This is a past workshop workshop run with Theva Indrasenan. Working together we offered movement based practices and mindfulness exercises to help participants connect and to feel held.
The idea that we should feel happy all the time is pretty pervasive in our society… if we were just that bit richer, sexier, younger we would be in bliss… and its just around the corner.
I often find that people come to me with painful emotions that they have suppressed or that spill out in unhelpful or destructive ways of behaving.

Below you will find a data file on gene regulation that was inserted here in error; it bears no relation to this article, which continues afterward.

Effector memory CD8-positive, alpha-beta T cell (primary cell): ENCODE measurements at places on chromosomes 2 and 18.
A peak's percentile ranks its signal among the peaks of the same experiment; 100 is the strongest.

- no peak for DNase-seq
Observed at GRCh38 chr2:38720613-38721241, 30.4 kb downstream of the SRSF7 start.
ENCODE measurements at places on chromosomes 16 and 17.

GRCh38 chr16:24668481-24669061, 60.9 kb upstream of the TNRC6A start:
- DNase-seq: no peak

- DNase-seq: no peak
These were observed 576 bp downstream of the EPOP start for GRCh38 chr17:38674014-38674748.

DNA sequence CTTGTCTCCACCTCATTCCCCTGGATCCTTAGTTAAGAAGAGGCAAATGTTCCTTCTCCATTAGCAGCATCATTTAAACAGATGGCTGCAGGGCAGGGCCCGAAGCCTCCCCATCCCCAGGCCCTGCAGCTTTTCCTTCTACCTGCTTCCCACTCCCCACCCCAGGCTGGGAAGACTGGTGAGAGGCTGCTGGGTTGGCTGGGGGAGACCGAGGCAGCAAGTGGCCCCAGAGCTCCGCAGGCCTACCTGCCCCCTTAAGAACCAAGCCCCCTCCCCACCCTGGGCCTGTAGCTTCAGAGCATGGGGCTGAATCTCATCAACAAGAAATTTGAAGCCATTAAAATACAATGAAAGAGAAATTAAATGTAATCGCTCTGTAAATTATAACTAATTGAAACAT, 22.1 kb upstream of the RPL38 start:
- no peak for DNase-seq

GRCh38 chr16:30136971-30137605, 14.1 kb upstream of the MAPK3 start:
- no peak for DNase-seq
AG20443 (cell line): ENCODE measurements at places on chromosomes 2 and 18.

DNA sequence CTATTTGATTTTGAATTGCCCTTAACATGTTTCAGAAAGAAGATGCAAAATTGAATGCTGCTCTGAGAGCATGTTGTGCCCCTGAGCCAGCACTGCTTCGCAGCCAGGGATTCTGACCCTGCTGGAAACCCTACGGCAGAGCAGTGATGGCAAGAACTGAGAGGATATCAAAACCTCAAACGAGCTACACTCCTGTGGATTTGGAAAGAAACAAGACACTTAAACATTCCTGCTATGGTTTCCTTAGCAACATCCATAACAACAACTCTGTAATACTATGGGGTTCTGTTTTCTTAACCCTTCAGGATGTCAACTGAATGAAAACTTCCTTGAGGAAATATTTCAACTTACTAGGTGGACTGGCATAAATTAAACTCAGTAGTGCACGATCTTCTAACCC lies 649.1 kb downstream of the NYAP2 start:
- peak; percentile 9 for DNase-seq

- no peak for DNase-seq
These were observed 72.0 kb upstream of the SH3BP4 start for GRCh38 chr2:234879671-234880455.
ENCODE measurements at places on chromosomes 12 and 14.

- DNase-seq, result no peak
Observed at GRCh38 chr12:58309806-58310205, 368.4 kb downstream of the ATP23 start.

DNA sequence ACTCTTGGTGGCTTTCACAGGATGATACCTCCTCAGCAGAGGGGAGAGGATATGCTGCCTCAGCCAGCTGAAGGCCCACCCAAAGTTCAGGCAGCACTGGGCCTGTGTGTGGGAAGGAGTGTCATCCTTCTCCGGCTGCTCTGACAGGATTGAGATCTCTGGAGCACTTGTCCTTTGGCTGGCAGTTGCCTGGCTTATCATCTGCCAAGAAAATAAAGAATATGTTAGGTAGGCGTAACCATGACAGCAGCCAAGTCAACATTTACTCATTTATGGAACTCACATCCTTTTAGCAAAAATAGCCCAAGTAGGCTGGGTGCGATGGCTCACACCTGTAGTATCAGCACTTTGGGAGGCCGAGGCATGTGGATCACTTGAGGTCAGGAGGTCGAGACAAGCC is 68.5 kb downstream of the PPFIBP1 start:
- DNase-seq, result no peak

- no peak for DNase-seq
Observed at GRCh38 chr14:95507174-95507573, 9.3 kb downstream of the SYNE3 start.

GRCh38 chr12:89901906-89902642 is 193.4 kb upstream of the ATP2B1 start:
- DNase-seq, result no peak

Mindfulness and meditation practices seem like a really good idea, but who has the time, and where do you start? Here are some supportive tools for mindfulness to start or develop your practice!
Mindfulness allows us to be present with our experience, as people, as therapists and as clients. It allows us to bring difficult material to the surface.
The human mind likes labels and definitions, so I have gathered some of my favourite answers to the question what is mindfulness from people who have delved deeply into mindfulness and meditation.
There are many benefits to using mindfulness in counselling. Mindfulness is a cornerstone of Hakomi psychotherapy, and is fundamental to how I work.
Evidence based therapies are all the rage nowadays and it is important to know whether a particular modality has been researched effectively.